By level of education, nearly 40% of unemployed young people have completed ‘secondary vocational education’ (среднее профессиональное образование) and 37% have a higher education degree. It’s not clear to me whether these stats include students or only those who are known in some parts as ‘NEET’: not in education, employment or training.
Both of these groups saw around 2% increases in year-on-year unemployment rates – which doesn’t send a great message about the virtues of continuing in education to increase your job prospects. Indeed, unemployment rates among those with an unfinished degree, initial vocational education, (non-specialized) secondary education and basic education all decreased…
What is to be done?
In response, the government has introduced a number of policy measures design to reduce levels of youth unemployment. Last year, these were wrapped under a broader initiative that designated 2019 as the Year of Youth and which reached, according to government sources, 2 million young people.
The symbolic designation of the year is obviously in itself not going to make any difference, but underpinning the Year of Youth was a roadmap for supporting young people through information/advice (e.g. about housing, finding work) on the one hand and financial assistance (e.g. providing rental housing, start-up grants/micro-credits for new businesses) on the other.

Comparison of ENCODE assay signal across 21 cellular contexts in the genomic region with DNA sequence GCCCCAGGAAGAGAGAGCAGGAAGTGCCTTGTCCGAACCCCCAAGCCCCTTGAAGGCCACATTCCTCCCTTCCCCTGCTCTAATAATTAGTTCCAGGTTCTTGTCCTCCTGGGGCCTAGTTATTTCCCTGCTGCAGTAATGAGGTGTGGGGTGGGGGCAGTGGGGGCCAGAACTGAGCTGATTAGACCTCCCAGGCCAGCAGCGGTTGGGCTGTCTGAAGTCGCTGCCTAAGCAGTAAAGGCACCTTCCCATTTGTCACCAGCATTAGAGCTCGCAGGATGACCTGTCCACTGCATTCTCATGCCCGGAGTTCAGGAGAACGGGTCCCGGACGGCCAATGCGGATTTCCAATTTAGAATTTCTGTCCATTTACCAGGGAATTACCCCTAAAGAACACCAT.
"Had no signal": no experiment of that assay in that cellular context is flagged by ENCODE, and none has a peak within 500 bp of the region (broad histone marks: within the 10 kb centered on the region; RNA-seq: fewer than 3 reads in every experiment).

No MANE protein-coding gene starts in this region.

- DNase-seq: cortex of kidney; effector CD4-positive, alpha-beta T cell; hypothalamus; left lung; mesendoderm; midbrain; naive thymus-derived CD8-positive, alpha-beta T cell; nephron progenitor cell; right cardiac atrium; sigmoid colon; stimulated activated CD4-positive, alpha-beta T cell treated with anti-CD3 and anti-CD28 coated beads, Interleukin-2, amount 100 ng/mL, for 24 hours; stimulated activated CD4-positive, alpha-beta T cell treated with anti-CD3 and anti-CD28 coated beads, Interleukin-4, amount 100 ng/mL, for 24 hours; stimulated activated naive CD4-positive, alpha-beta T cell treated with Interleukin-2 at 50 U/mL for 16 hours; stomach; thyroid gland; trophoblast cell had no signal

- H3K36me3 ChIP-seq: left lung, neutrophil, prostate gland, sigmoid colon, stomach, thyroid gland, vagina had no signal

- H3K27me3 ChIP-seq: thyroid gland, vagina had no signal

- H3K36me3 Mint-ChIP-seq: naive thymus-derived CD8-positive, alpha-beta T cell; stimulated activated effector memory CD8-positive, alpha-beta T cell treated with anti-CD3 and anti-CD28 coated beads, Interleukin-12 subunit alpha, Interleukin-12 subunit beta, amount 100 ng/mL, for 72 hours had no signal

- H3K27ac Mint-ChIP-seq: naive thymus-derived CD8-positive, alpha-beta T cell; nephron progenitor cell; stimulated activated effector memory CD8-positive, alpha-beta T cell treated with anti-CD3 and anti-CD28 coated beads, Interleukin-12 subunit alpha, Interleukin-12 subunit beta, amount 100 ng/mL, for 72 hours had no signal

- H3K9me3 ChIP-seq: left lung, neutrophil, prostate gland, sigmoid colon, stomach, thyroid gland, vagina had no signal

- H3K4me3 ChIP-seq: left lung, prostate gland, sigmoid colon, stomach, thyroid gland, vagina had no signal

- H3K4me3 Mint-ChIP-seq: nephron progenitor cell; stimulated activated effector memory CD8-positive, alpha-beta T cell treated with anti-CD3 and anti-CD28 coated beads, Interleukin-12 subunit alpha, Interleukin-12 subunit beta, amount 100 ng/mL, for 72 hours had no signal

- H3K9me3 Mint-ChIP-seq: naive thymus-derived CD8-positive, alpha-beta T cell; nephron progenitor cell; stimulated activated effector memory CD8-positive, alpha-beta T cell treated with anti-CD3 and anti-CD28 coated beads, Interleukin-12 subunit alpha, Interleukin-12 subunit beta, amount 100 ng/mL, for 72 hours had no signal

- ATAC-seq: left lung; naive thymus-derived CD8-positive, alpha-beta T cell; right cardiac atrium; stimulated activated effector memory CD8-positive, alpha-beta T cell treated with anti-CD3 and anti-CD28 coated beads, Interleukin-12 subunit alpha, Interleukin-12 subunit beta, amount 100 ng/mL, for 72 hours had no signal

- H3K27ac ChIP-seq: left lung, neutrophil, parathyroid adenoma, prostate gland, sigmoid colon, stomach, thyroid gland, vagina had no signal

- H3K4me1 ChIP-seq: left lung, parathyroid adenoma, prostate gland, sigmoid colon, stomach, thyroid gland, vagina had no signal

Overall, however, the situation is not too bad, all things considered. Since 2014, youth unemployment in Kazakhstan has dropped from 4.3% of the age group to 3.8% in 2019. Both figures are significantly lower than the youth unemployment rate in other countries. In Romania, where the total population and urban population rates are similar to Kazakhstan (19.2 million and 55% in Romania, 18.8 million and 58% in Kazakhstan), youth unemployment stood at around 16% in 2019. In Ecuador (population 17.6 million, 63% urban) the rate was nearer 9%. You get the idea.
News has emerged of a number of connected protests in / relating to Tajikistan. However, if at first glance this appears to be a tiny step towards practicing the freedoms (of speech, to gather in public etc) nominally guaranteed to citizens under Tajik law, don’t get your hopes up.